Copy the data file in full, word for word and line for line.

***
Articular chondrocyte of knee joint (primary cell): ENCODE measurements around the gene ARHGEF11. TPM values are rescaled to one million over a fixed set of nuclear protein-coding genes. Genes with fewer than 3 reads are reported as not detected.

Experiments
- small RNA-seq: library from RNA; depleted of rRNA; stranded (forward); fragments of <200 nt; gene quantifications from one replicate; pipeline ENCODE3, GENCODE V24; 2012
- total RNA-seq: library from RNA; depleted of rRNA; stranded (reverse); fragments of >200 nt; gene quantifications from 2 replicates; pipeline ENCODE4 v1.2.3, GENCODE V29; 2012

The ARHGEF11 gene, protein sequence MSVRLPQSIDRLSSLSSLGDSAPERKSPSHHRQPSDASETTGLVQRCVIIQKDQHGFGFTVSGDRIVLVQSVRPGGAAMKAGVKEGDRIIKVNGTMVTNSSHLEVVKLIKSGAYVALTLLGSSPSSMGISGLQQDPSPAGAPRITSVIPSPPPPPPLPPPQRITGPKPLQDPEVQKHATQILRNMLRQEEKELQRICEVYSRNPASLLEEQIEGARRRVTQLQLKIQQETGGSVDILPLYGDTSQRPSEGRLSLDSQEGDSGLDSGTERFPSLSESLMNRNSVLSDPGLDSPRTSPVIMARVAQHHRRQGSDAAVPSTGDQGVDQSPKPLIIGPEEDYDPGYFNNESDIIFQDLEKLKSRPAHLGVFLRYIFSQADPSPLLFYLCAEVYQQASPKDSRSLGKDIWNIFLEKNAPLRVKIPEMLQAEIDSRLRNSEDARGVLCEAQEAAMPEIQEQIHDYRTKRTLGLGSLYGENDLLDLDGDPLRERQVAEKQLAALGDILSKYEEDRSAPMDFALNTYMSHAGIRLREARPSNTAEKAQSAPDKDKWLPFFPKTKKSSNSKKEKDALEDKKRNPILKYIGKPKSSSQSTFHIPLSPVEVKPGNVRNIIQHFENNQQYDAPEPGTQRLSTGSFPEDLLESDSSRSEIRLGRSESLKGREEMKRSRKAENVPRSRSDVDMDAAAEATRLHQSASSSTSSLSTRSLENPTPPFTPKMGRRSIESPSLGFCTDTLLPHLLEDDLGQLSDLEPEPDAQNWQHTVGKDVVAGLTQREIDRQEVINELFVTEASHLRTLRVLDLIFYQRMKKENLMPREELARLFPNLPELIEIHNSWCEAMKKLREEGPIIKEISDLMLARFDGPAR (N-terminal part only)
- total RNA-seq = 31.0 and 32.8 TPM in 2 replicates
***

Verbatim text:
Articular chondrocyte of knee joint (primary cell): ENCODE measurements around the gene ARHGEF11. TPM values are rescaled to one million over a fixed set of nuclear protein-coding genes. Genes with fewer than 3 reads are reported as not detected.

Experiments
- small RNA-seq: library from RNA; depleted of rRNA; stranded (forward); fragments of <200 nt; gene quantifications from one replicate; pipeline ENCODE3, GENCODE V24; 2012
- total RNA-seq: library from RNA; depleted of rRNA; stranded (reverse); fragments of >200 nt; gene quantifications from 2 replicates; pipeline ENCODE4 v1.2.3, GENCODE V29; 2012

The ARHGEF11 gene, protein sequence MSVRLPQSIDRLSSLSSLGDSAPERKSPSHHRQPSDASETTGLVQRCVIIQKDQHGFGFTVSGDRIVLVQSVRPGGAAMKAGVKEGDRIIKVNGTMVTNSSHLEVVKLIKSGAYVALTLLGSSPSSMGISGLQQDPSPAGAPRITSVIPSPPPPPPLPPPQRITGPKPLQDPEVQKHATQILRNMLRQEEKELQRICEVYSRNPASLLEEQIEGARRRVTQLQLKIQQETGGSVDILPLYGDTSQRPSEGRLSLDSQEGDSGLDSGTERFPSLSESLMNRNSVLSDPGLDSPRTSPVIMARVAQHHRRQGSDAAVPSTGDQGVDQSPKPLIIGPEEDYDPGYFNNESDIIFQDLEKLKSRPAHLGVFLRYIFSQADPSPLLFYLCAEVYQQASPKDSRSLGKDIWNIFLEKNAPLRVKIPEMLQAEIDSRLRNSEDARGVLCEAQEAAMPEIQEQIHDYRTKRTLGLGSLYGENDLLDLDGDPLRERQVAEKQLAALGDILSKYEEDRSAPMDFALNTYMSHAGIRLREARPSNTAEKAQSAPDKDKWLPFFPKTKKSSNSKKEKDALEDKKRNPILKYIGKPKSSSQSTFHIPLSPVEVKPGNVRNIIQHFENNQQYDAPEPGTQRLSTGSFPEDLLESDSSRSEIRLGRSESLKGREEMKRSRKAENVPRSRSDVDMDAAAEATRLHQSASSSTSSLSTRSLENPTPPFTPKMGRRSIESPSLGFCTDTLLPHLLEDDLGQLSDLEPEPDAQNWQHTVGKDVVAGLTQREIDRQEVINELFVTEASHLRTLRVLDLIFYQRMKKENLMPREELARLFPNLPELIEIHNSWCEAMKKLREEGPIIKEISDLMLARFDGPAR (N-terminal part only)
- total RNA-seq = 31.0 and 32.8 TPM in 2 replicates